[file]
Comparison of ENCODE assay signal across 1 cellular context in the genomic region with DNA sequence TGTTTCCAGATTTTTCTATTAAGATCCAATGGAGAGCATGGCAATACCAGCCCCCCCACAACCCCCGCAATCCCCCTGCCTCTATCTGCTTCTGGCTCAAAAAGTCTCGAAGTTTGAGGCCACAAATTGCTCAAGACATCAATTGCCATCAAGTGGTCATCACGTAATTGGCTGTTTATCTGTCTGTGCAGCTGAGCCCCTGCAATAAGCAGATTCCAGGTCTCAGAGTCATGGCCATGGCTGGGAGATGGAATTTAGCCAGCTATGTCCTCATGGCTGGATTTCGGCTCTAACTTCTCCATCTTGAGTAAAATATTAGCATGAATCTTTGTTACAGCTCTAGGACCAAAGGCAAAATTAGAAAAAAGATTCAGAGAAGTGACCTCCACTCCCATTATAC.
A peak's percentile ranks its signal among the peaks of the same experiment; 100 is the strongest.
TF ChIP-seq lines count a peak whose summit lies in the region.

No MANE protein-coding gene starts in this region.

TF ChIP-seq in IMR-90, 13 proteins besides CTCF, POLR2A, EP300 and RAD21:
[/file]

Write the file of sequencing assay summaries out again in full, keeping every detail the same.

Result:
Comparison of ENCODE assay signal across 1 cellular context in the genomic region with DNA sequence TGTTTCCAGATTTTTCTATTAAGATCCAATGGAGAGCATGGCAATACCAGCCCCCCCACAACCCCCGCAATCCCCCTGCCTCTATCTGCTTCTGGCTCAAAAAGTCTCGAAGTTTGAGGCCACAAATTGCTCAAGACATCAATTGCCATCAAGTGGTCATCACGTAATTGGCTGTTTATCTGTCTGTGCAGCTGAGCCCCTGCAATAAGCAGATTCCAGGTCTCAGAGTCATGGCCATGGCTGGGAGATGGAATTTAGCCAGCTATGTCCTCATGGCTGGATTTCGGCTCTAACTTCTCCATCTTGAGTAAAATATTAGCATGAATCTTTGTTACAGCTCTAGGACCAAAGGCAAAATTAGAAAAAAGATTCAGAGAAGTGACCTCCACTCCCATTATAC.
A peak's percentile ranks its signal among the peaks of the same experiment; 100 is the strongest.
TF ChIP-seq lines count a peak whose summit lies in the region.

No MANE protein-coding gene starts in this region.

TF ChIP-seq in IMR-90, 13 proteins besides CTCF, POLR2A, EP300 and RAD21: